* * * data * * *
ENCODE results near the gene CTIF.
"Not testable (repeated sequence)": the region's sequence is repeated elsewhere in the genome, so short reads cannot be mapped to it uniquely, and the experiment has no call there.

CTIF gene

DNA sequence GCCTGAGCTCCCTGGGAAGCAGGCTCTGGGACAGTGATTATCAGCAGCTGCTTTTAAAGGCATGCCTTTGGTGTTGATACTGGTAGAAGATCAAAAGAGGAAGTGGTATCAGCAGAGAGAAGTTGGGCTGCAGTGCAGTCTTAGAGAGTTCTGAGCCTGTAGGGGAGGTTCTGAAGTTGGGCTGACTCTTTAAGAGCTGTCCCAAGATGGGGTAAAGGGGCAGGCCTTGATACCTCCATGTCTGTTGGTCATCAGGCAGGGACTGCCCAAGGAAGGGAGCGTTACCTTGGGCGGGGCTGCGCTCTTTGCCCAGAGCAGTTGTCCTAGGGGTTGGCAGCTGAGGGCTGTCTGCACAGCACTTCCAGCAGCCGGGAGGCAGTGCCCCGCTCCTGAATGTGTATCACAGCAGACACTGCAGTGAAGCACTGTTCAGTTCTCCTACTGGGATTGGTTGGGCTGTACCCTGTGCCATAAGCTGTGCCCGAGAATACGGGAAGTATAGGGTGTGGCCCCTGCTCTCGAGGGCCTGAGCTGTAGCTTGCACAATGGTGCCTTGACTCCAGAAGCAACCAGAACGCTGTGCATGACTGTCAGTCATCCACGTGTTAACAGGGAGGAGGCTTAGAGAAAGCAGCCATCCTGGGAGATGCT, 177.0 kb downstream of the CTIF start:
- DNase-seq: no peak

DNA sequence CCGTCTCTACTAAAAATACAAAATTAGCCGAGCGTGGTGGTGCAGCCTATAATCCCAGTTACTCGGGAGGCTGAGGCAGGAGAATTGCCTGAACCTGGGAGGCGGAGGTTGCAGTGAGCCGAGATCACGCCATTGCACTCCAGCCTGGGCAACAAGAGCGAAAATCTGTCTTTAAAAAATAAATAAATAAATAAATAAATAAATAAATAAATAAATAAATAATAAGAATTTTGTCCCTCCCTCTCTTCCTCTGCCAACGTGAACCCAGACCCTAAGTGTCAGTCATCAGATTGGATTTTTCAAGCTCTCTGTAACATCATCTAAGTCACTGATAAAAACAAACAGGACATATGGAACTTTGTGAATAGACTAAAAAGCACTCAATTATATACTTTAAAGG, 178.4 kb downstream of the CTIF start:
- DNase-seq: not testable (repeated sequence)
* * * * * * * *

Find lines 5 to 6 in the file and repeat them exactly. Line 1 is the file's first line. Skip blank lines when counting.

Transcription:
- DNase-seq: no peak

DNA sequence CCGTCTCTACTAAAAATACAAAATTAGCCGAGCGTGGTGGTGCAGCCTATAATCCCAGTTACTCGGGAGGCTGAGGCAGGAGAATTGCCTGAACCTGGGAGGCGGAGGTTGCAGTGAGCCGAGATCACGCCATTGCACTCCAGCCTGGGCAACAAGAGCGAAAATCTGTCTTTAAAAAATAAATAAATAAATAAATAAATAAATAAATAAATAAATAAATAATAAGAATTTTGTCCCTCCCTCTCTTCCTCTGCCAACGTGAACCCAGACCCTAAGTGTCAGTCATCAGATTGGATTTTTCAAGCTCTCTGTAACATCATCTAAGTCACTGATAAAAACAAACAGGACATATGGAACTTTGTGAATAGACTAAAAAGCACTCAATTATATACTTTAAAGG, 178.4 kb downstream of the CTIF start: